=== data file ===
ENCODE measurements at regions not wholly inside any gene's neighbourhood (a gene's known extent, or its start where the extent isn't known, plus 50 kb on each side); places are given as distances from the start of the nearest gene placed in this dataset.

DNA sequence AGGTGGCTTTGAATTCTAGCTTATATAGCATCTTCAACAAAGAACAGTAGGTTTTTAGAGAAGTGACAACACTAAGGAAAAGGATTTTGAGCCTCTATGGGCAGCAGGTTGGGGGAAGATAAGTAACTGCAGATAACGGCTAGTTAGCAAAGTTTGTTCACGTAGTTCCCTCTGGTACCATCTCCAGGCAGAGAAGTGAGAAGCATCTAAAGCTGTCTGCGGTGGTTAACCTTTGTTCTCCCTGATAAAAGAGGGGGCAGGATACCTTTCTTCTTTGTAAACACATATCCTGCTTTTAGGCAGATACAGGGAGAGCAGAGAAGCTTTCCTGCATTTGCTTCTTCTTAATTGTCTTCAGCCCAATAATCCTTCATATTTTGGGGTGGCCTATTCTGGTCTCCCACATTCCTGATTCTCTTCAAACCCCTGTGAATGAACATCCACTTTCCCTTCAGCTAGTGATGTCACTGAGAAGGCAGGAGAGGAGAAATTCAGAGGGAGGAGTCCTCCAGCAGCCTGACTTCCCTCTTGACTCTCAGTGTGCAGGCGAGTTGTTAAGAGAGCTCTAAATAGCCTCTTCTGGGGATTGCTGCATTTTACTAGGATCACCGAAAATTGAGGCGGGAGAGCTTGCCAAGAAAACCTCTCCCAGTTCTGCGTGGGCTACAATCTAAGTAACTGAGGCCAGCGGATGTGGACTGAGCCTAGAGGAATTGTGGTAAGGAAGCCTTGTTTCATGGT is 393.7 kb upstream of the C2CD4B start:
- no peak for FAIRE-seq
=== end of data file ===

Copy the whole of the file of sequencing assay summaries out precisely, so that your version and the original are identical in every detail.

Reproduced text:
ENCODE measurements at regions not wholly inside any gene's neighbourhood (a gene's known extent, or its start where the extent isn't known, plus 50 kb on each side); places are given as distances from the start of the nearest gene placed in this dataset.

DNA sequence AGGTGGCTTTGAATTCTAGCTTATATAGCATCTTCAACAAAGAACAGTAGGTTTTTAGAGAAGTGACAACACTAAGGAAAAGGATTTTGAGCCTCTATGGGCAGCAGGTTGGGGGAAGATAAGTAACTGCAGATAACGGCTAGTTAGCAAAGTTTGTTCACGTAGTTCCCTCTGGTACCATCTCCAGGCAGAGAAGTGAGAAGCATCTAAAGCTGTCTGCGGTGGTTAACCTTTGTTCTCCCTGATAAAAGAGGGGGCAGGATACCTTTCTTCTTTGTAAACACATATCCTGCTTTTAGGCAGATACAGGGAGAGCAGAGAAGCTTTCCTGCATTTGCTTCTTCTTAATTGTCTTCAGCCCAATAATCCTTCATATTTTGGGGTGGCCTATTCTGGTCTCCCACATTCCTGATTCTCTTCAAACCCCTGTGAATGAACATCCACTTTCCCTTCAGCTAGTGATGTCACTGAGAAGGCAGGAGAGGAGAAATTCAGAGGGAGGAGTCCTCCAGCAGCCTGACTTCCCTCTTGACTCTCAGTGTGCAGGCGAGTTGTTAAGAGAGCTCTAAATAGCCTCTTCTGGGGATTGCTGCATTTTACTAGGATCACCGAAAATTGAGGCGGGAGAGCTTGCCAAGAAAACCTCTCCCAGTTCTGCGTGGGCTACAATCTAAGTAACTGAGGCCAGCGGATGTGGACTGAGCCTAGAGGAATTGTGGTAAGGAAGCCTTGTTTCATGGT is 393.7 kb upstream of the C2CD4B start:
- no peak for FAIRE-seq